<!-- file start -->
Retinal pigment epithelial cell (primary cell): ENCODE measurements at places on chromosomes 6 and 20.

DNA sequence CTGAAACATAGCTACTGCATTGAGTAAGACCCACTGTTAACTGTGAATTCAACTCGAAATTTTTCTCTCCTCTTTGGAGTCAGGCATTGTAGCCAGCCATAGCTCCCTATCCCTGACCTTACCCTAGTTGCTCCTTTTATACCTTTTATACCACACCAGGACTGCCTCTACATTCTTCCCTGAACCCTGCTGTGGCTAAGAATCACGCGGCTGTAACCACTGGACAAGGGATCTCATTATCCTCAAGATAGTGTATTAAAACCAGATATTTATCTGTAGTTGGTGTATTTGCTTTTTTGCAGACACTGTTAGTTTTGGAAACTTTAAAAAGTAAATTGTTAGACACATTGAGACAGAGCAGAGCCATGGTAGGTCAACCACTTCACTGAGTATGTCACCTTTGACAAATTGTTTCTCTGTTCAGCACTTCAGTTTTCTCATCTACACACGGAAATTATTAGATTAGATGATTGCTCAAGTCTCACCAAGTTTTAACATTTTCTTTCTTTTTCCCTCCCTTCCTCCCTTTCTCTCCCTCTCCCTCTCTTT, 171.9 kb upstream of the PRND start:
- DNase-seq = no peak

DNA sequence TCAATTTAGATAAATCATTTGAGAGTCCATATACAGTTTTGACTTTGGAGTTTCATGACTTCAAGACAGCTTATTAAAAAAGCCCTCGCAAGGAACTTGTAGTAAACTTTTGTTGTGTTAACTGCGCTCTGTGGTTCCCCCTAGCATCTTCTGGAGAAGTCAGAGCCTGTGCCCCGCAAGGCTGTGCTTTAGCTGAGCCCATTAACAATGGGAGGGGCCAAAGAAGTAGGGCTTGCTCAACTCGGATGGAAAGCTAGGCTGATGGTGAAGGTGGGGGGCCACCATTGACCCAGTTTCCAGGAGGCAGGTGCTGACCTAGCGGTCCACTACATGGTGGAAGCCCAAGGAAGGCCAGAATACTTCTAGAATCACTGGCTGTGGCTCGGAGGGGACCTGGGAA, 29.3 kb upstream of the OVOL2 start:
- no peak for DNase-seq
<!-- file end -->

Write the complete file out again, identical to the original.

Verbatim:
Retinal pigment epithelial cell (primary cell): ENCODE measurements at places on chromosomes 6 and 20.

DNA sequence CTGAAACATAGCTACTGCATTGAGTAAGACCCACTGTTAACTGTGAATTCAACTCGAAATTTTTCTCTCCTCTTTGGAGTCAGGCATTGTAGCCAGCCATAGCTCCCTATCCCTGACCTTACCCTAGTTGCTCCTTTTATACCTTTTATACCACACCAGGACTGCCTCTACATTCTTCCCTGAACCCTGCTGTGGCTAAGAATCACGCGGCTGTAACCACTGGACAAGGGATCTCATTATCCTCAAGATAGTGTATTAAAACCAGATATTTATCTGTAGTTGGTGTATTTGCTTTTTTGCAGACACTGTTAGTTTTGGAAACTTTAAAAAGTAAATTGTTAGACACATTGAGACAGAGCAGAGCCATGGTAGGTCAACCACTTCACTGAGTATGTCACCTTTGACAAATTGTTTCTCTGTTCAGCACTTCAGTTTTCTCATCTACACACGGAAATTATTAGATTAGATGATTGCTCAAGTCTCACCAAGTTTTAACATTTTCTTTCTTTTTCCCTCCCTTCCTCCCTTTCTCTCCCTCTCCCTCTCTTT, 171.9 kb upstream of the PRND start:
- DNase-seq = no peak

DNA sequence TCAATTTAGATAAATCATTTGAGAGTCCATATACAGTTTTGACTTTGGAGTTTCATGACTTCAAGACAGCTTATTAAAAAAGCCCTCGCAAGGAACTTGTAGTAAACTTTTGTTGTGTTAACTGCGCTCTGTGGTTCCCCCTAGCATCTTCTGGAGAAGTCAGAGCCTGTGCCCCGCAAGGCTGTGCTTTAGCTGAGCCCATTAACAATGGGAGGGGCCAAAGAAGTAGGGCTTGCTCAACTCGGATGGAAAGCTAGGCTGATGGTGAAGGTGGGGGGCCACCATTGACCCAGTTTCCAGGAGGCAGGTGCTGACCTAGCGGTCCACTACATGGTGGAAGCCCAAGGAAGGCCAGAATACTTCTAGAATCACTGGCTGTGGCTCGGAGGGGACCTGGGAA, 29.3 kb upstream of the OVOL2 start:
- no peak for DNase-seq